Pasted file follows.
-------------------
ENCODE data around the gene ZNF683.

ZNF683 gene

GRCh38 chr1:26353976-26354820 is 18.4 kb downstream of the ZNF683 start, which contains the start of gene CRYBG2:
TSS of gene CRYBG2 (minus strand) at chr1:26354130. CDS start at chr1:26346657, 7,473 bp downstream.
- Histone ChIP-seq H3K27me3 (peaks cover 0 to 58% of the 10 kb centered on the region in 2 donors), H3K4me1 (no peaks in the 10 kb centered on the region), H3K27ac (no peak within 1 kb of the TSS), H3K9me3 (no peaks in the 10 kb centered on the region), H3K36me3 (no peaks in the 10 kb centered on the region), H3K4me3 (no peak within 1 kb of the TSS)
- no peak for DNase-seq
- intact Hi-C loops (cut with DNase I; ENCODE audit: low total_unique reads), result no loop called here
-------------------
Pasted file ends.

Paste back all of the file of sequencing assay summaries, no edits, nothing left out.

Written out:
ENCODE data around the gene ZNF683.

ZNF683 gene

GRCh38 chr1:26353976-26354820 is 18.4 kb downstream of the ZNF683 start, which contains the start of gene CRYBG2:
TSS of gene CRYBG2 (minus strand) at chr1:26354130. CDS start at chr1:26346657, 7,473 bp downstream.
- Histone ChIP-seq H3K27me3 (peaks cover 0 to 58% of the 10 kb centered on the region in 2 donors), H3K4me1 (no peaks in the 10 kb centered on the region), H3K27ac (no peak within 1 kb of the TSS), H3K9me3 (no peaks in the 10 kb centered on the region), H3K36me3 (no peaks in the 10 kb centered on the region), H3K4me3 (no peak within 1 kb of the TSS)
- no peak for DNase-seq
- intact Hi-C loops (cut with DNase I; ENCODE audit: low total_unique reads), result no loop called here